Energy and foreign currency shortages will be the primary challenges facing Egyptian industry in the coming year, All Africa reports in an interview with Egyptian industrialists. Energy shortages have cut production in factories, while currency shortages have cut industry’s ability to import raw material inputs.

“For the first time in 40 years, the factory stopped producing for 20 days during September and October, because the material and components would be delayed in ports as banks were unable to measure the dollar,” Mennatullah Sadek, Director of Investment for GB Auto said.

As a result of these shortages, exports dropped by 17.5% through October. The Egyptian pound was devalued three times in 2015, making imports of raw materials and equipment much more expensive for Egyptian producers. The Egyptian pound is expected to be further devalued in 2016 to more than EGP8 per $1.

Magdy Talba, Chairman of Cairo Cotton Company, said that the currency crisis delayed important letters of credit for the imports of raw materials required for industry. This led to a shortage of raw material and an increase in prices. Further, loans became more difficult as banks lent industrial companies with an investment rate of up to 14% and 15%, imposing extra costs on local producers, making it hard for them to purchase imported materials for production, as Talba explained.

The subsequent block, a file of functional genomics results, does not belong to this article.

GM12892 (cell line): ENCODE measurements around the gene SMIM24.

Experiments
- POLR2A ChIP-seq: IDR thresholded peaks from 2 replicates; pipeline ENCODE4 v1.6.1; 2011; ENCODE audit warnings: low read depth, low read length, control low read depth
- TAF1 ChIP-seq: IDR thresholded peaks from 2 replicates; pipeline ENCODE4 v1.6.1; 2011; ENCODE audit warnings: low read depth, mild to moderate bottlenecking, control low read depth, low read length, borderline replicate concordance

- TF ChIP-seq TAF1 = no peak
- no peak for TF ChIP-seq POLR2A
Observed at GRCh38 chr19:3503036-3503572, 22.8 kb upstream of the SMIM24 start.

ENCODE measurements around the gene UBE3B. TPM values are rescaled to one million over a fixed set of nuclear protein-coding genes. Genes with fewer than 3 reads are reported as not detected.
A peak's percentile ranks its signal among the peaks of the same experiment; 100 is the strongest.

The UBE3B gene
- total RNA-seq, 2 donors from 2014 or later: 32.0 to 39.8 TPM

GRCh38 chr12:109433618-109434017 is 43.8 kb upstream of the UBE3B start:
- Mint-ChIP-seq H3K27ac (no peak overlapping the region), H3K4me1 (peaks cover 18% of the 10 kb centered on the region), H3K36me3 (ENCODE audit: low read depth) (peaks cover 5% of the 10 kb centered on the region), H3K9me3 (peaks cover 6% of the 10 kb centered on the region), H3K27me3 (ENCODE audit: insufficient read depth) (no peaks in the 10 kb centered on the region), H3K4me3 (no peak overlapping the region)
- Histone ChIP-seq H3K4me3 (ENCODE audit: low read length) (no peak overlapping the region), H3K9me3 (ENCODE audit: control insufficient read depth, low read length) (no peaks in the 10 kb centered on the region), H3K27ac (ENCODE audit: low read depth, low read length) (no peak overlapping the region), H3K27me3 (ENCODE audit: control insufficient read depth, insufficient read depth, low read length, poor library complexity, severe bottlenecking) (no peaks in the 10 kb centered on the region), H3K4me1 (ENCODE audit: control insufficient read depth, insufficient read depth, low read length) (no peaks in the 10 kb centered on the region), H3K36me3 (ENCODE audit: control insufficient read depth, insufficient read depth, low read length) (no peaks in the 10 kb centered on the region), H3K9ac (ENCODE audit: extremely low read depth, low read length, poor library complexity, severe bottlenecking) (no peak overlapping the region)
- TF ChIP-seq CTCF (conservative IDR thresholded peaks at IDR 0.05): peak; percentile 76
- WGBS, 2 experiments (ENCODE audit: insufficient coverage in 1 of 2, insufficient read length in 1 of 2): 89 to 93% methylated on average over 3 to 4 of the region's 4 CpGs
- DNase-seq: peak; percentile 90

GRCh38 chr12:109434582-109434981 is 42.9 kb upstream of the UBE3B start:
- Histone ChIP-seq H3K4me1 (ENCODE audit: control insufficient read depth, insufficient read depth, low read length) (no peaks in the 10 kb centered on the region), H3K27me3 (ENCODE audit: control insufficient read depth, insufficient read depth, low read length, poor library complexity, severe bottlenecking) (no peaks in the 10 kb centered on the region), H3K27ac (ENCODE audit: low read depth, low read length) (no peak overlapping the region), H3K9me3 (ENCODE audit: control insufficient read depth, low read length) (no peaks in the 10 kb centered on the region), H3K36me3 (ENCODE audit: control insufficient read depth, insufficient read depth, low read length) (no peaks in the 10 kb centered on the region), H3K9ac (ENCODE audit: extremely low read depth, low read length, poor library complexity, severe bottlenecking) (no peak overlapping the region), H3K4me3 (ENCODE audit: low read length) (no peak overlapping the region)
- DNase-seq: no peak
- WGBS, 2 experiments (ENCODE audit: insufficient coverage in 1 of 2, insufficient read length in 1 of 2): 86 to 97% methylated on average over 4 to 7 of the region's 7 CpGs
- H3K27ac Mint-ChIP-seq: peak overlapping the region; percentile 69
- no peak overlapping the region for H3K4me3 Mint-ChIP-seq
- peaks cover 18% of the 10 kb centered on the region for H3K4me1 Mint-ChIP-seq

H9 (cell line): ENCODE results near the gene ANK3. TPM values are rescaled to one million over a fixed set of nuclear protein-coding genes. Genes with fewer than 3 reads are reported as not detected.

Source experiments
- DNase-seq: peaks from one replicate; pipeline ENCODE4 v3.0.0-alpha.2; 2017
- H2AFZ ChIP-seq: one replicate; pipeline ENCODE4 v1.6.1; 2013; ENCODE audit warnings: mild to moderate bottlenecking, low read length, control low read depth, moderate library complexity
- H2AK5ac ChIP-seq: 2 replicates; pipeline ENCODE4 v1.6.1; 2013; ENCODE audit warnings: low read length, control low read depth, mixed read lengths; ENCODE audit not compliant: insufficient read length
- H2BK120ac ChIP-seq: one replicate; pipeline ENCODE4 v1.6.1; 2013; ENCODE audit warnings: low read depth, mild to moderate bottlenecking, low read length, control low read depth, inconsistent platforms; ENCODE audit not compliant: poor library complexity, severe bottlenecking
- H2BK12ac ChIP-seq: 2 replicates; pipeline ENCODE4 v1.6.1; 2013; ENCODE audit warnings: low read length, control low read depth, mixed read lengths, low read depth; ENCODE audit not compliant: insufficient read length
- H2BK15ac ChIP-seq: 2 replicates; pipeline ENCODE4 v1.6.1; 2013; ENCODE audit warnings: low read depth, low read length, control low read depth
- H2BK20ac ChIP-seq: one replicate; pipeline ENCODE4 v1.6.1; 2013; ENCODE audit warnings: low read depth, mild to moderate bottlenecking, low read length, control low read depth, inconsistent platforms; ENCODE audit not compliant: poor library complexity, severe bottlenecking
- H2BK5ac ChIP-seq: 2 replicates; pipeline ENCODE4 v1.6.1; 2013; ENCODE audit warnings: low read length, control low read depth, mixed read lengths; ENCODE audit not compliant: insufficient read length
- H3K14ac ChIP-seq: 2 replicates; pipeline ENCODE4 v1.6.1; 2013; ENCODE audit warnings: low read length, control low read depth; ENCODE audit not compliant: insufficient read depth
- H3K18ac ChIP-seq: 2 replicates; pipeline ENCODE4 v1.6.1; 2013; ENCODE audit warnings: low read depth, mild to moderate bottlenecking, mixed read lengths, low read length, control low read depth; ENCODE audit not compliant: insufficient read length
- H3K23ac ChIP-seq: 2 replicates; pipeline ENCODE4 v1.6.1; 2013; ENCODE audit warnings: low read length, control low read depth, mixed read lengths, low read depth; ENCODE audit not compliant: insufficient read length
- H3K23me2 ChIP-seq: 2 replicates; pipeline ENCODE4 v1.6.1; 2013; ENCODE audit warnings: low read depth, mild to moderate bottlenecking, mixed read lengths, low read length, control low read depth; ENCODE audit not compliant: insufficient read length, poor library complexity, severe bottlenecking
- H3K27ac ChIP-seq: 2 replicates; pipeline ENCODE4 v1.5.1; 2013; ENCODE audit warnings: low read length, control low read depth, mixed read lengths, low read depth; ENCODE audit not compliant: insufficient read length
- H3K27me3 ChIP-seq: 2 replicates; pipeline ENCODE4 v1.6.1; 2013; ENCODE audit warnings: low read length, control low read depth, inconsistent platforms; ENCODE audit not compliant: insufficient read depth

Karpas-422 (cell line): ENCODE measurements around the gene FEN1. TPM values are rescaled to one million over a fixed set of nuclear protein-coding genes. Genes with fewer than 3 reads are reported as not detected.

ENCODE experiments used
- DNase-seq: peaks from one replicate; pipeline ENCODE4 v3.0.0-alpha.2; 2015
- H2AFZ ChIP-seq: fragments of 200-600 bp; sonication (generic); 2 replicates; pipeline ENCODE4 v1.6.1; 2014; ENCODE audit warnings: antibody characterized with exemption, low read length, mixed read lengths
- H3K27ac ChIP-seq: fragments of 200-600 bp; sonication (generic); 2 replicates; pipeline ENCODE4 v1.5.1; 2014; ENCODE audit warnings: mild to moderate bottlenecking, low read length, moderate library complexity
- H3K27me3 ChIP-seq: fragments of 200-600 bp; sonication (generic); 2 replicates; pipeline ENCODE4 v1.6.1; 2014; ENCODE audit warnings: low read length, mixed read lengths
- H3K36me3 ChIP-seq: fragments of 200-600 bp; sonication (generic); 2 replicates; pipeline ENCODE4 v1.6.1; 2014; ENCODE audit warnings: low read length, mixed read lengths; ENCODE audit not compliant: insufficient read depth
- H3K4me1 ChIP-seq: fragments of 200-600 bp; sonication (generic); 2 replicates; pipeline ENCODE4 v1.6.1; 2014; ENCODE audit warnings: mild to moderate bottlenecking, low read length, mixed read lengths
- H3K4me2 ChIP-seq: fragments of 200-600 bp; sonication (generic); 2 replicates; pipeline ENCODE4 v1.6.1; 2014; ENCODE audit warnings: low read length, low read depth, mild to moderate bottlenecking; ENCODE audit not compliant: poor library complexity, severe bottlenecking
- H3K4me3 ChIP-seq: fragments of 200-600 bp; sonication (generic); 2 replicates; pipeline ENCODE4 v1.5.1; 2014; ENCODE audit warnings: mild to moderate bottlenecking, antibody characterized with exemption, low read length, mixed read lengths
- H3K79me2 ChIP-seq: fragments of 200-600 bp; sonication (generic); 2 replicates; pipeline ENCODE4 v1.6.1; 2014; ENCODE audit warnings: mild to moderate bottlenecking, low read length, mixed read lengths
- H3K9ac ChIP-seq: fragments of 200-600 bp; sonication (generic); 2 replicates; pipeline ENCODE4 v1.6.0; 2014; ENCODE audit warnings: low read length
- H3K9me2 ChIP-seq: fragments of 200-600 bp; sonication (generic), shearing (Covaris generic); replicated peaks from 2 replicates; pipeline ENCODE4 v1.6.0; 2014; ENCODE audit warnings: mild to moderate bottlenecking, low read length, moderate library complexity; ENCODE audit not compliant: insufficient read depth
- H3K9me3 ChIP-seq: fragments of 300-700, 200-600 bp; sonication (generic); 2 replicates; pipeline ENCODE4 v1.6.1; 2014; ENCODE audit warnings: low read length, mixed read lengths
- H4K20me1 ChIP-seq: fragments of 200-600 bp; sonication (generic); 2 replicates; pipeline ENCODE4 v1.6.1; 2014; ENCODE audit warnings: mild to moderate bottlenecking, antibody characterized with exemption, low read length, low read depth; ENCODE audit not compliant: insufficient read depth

The depreciation of the pound also hindered various exporters:  “It was expected that as an exporter I would benefit from the devaluing of the pound, because my products will become cheaper in the international markets, but the lack of hard currency led to a decrease in production and we were unable to increase exports,” Talba said. The chairman believes that price increases in “water, electricity, fuel and insurance and rents… is what has removed the local producer from domestic and international competition.”

Currency problems, which have plagued Egyptian industry for four years, but which seem to be becoming more serious, have been made worse by energy shortages.  Samir Naamany, the Commercial Director of Ezz Steel, the largest producer of iron and steel in the Middle East, said that “the biggest problem we faced in 2015 was the lack of energy, which led to a decline in production and exports in our factories.”

EGAS, the Egyptian Natural Gas Holding Company, has said that gas to factories decreased by around 22% in 2015. However, industrial gas supplies have increased in lower-demand winter months, which factories hope continue. “The gas supplies are now more regular and we hope that this problem does not recur in 2016,” Naamany said.